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The variance is a measure of variability among scores. In describing any set of data, one uses three characteristics: the form of the distribution, the mean or central tendency, and the variability. All three are required because they are generally independent of one another. In other words, the mean indicates nothing about the variability.
Variability is a characteristic of all measures. In the social sciences the people or groups that are studied may be exposed to the same treatment or conditions but will show different responses to that treatment or those conditions. In other words, all the scores of the people would be different. The goal of the scientist is to explain why the scores are different. One can think of a score as having two parts: the mean and a deviation from the mean (Hays 1973). If everyone were exactly the same, the variability among scores (deviations from the mean) would be zero.
In manipulating conditions or treatments it is possible to explain different scores between groups by looking at the variability between the groups and also within each group. If the groups are different enough, it is said that they are statistically significantly different. Statistical significance is determined by looking at the probability (odds) that a difference could have occurred by chance. One analyzes the data by looking at the variability of the data and breaking down that variability into its component parts.
There are several methods for measuring variability among scores. The range is the difference between the highest and lowest scores and is limited because it is based on only two scores. It is not very useful because it is influenced easily by extremes among the scores. The mean deviation score sometimes is used as a measure of variability but also is limited in terms of its usefulness in additional mathematical calculations. The standard deviation is used commonly; it is simply the square root of the variance.
The variance is the most useful of these methods. It is defined as the sum of the squared deviations from the mean divided by the number of squared deviations. The equation for the variance is , where
var is the variance, X is a raw score, M is the mean of the scores, X—M represents the deviation of a score from the mean, and N is the number of scores. Many different symbols have been used to represent the elements of this equation, but in all cases the variance is the average of the squared deviations from the mean.
A simple numerical example can illustrate the variance. There is a small set of five scores: 8, 7, 6, 5, and 4. The sum of those scores is 30, and the mean is 6. The numerator in the variance equation is called the sum of the deviation scores squared (often abbreviated SS for sum of squares). One takes each score and subtracts the mean (i.e., 8 – 6 = 2; 7 – 6 = 1; 6 – 6 = 0; 5 – 6 = -1; and 4 – 6 = -2). Next, the deviation scores are squared to eliminate the minus signs (22 = 4; 12 = 1; 02 = 0; -12 = 1; and -22 = 4). Then one simply adds the deviation scores squared (4; 1; 0; 1; and 4) to get the SS, which is equal to 10. Finally, the variance is calculated by dividing the SS by the number of scores (N), which in this example is 10/5 = 2. The variance for this small set of five scores is 2.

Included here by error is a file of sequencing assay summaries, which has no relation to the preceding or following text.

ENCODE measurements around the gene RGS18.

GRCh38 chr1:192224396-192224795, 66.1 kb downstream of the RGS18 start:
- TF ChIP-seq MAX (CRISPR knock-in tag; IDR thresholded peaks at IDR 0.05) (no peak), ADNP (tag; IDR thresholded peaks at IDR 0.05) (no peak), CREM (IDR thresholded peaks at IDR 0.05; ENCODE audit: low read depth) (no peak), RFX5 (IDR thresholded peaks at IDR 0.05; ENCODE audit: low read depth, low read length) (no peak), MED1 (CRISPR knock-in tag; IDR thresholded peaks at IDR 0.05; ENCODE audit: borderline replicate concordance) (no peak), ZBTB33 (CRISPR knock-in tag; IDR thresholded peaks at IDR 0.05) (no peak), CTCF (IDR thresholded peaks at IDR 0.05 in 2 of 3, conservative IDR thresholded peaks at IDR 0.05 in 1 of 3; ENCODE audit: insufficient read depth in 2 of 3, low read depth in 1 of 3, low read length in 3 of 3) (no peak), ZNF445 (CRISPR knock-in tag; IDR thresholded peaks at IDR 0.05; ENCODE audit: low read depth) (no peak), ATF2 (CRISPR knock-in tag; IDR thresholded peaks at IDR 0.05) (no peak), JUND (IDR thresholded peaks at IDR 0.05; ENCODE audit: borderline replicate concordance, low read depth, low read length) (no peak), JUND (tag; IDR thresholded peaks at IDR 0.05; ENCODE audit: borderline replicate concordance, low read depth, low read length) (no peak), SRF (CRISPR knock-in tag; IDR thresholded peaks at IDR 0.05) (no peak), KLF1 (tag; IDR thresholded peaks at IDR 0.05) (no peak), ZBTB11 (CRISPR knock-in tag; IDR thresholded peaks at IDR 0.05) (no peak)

This example illustrates an important point: The variance is not a clear indicator of variability. Consider the scores in the example above as inches. The variance is 2 squared inches. How would one make sense out of a variability of squared inches? In the social sciences how would one interpret a variability of squared IQ, conformity, opportunity costs, and so on? The variance has no simple or particularly useful explanation in everyday language or in the technical jargon of the social sciences.
However, the variance is an essential mathematical step in describing parametric variability. The variance has the advantage of being additive, something that is not true for its square root, the standard deviation (Games and Klare 1967). This means that in working with more than one group and looking for a measure of pooled or average variability among the groups, one can add variances. This is done in many inferential parametric statistical tests.
The variance is an essential element of much social science data analysis but is not easily interpretable. The standard deviation, which is the square root of the variance, is used commonly to provide a more readily understandable indicator of variability.
- Games, Paul A., and George R. Klare. 1967. Elementary Statistics: Data Analysis for the Behavioral Sciences. New York:McGraw-Hill.
- Hays, William Lee. 1973. Statistics for the Social Sciences. 2nd ed. New York: Holt, Rinehart and Winston.
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